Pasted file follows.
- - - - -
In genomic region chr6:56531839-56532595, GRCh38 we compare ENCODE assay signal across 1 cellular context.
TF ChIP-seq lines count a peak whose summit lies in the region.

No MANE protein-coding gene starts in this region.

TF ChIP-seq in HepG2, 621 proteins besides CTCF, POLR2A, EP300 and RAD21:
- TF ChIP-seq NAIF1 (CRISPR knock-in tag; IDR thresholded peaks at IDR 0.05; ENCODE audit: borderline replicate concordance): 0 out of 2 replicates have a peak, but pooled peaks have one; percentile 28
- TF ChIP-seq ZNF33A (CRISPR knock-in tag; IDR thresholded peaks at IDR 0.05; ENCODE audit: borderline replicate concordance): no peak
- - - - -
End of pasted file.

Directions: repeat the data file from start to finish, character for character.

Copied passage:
In genomic region chr6:56531839-56532595, GRCh38 we compare ENCODE assay signal across 1 cellular context.
TF ChIP-seq lines count a peak whose summit lies in the region.

No MANE protein-coding gene starts in this region.

TF ChIP-seq in HepG2, 621 proteins besides CTCF, POLR2A, EP300 and RAD21:
- TF ChIP-seq NAIF1 (CRISPR knock-in tag; IDR thresholded peaks at IDR 0.05; ENCODE audit: borderline replicate concordance): 0 out of 2 replicates have a peak, but pooled peaks have one; percentile 28
- TF ChIP-seq ZNF33A (CRISPR knock-in tag; IDR thresholded peaks at IDR 0.05; ENCODE audit: borderline replicate concordance): no peak